In his time as the J. Stalin communist despot of Romania, Nicolae Ceausescu did a lot of fairly insane things in the name of displaying absolute power. He built a beautiful road going absolutely nowhere. He built The People’s Palace, which remains the heaviest structure ever created by man. And, as local history has it, he had peasants paint the dying leaves of trees green prior to his arrival anywhere in Romania.
A few months ago, we ran a story about Ft. Lauderdale, Florida’s war on its massive homeless population. The thrust of the article was this: The wealthy, people in positions of power don’t pay good good money to have their postcard illusions of reality spoiled by the unpleasantness of reality itself. There’s a certain conceit in the minds of the wealthy and powerful that says “I live in this sphere of existence, you live in that one, and never the twain shall meet. What happens to you does not affect me.” That’s true if you’re talking about rich tourists in Florida, communist dictators having trees painted green, or concrete and metal spikes created to impale the homeless.
Today, we bring you pictures from two seemingly very different places: An upscale townhouse apartment building in London, and the underside of a bridge in China. But both of these places have something in common: They were, shall we say, “modified” by unnamed persons to keep the unfortunate out of sight of the rich and powerful.
The picture above was taken by 33-year-old Andrew Horton of Woking, Surrey. He spotted these very sharp metal spikes outside of a block of upscale, privately owned apartments on Southward Bridge Road in Southwark.
Of course, placing spikes in areas where the homeless sleep isn’t entirely unprecedented. As some have pointed out, it’s been done other places in Europe. The second picture is (yes,you’re seeing that right) a park bench. The weary traveler simply slips a coin into the pay slot, at which point the spikes retract into the seat and they’re free to rest without impaling themselves.
But why, you may ask. Why all the sudden attention on keeping homeless people from sleeping in alcoves and on park benches in posh neighborhoods? Certainly, it has something to do with London’s 75 percent increase in homeless population in the last three years.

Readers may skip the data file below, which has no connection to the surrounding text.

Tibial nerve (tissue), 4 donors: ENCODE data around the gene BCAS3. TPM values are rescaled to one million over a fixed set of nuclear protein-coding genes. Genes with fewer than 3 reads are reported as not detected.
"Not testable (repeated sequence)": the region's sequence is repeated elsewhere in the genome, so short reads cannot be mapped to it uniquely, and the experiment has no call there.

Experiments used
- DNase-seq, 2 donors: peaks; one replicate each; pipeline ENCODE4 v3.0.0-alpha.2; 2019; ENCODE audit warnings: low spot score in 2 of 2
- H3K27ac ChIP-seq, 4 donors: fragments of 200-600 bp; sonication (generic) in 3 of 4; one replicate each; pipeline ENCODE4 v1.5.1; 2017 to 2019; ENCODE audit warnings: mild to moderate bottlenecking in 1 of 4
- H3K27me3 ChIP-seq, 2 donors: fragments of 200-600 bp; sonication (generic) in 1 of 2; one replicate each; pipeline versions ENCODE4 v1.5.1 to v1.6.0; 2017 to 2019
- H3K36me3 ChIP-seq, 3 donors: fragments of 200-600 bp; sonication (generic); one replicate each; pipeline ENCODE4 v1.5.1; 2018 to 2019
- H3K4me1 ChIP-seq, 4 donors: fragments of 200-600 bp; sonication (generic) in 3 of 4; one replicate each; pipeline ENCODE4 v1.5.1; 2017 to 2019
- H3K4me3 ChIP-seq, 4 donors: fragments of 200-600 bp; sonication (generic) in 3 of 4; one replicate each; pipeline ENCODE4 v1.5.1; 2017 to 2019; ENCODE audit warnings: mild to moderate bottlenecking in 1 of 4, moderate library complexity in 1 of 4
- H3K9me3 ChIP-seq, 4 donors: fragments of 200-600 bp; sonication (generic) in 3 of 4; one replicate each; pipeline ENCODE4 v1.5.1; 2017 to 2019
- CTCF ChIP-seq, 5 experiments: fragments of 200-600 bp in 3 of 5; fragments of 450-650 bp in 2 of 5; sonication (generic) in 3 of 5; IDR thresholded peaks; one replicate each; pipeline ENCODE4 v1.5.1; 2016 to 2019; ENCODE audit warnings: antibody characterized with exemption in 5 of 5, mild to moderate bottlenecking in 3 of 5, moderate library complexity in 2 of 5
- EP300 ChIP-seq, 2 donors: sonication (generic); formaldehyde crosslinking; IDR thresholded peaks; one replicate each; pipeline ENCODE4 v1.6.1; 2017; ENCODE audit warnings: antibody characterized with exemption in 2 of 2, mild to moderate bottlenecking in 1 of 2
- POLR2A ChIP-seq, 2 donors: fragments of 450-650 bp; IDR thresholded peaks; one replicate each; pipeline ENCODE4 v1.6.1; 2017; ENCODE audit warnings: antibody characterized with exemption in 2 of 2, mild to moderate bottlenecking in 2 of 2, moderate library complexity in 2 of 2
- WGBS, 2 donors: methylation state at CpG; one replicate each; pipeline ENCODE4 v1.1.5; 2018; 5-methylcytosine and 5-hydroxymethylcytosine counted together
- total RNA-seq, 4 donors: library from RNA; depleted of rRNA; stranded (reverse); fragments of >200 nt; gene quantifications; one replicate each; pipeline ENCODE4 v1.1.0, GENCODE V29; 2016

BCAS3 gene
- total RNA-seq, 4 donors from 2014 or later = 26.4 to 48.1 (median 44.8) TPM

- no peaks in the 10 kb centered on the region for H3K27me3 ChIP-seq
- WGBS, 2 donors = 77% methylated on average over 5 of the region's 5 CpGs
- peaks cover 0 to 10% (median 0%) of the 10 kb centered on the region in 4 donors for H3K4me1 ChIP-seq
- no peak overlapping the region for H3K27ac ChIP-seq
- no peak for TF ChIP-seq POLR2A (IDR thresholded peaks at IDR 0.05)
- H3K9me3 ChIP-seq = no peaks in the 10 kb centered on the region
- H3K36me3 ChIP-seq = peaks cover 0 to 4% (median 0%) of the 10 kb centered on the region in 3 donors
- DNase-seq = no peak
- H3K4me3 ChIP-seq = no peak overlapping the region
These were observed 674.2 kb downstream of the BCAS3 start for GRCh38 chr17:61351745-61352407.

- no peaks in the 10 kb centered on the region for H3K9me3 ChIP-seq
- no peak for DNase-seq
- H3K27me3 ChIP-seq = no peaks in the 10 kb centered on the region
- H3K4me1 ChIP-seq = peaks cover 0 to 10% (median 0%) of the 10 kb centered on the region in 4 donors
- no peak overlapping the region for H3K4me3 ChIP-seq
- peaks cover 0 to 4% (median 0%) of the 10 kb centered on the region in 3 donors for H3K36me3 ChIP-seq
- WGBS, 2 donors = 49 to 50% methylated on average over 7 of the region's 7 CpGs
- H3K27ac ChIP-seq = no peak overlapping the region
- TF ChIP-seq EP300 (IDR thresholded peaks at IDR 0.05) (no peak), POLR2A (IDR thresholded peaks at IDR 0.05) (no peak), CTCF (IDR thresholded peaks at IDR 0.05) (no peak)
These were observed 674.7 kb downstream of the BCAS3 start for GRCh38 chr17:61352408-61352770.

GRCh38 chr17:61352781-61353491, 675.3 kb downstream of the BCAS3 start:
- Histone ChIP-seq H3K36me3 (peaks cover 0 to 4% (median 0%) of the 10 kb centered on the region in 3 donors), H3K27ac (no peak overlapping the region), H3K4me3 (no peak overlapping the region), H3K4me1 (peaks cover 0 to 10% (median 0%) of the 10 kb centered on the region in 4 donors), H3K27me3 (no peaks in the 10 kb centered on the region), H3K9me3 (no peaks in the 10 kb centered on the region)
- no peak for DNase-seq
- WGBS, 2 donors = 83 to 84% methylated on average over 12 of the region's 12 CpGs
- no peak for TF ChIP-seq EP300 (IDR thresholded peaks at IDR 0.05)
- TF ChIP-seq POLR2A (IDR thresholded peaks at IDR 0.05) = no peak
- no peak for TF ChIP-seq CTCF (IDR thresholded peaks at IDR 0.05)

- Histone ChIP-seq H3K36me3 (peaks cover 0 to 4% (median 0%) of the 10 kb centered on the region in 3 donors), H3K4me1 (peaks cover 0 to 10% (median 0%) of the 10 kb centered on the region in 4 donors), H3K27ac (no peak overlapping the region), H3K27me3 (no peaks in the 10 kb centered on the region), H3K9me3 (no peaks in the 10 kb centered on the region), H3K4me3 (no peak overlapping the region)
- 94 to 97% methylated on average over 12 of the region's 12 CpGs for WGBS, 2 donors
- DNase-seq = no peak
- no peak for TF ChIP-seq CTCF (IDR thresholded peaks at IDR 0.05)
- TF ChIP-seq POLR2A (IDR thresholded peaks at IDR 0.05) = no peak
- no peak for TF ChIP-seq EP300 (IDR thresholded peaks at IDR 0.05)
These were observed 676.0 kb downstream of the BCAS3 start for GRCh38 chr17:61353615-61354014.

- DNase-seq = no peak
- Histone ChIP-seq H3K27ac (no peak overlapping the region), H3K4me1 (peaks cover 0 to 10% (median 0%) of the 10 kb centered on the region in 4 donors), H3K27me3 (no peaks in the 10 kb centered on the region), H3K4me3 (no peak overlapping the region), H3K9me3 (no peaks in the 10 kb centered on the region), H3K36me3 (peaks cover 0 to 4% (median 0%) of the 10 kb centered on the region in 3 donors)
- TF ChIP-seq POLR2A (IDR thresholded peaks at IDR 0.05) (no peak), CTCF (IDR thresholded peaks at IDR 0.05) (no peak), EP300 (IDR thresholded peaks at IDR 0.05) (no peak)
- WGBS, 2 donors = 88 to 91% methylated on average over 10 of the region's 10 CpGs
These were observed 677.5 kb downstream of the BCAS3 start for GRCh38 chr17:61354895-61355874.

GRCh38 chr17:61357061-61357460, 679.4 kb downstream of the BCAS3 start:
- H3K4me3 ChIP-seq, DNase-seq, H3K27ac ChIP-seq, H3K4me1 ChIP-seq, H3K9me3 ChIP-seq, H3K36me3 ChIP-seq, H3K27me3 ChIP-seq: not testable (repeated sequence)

Of course, we shouldn’t be completely shocked by that figure, or the measures that the wealthy of England are willing to take to separate themselves from unpleasant realities. England is, at this point, effectively a bank on a rocky island in the North Atlantic. And if Wall Street has taught us anything, it’s that bankers on rocks in the North Atlantic don’t exactly appreciate the invasion of reality.
But, it seems we Westerners aren’t alone in this idea. Free trade being what it is, newly capitalist China has copied Europe with a slightly cruder, if larger, variation on the theme.
These spikes have begun cropping up like mushrooms in the rain under the bridges and overpasses of China’s cities. The pictures above were taken in Guangzhou, under a bridge where the homeless were known to congregate. Currently, a stunning 200 million of China’s 1.4 billion people (about one in seven) are homeless.
Oh, that new-car smell of capitalism.
Officially, they’re to prevent people from setting up illegal “roadside markets,” but nobody in China is fooled. Civil rights activist Liang Shuxin wrote on his blog, Sina Weibo:
“[The homeless] not only rest there but light fires to cook there as well, which poses danger…These concrete spikes are a disgrace on Guangzhou, which brands itself as a metropolis with tolerance and inclusiveness as its spirit.
Look at the United States, they have even more [homeless] than China! Do they really have to be so ruthless and cruel.”
Well, technically Liang (while we appreciate the left-handed compliment) that isn’t true. As of 2012, the U.S. only had about 633,000 homeless. Which, in a population of 300 million is…one in every 474 people, or 0.2% of the population.*
OK, then…nevermind. Point taken.
But, China is still a relative neophyte in the ruthless capitalism game. Give them a few more decades of corporatism and Gordon Gecko — they’ll catch up. Being a hybrid communist-capitalist society, China now has official state administration of greed. Which is far more efficient.
Speaking of the State — nobody in China is willing to take credit for the spikes. Hiding in the labyrinth of China’s incredible bureaucracy, both the Bureau of City Management and the Bureau of Transportation are denying responsibility. Which means, by power of deduction, the Japanese did it.
Maybe they’re trying to corner the green paint market.
(Not that we’d know anything about that.)
*EDITOR’S NOTE: Thank you to commenter “PaleBlue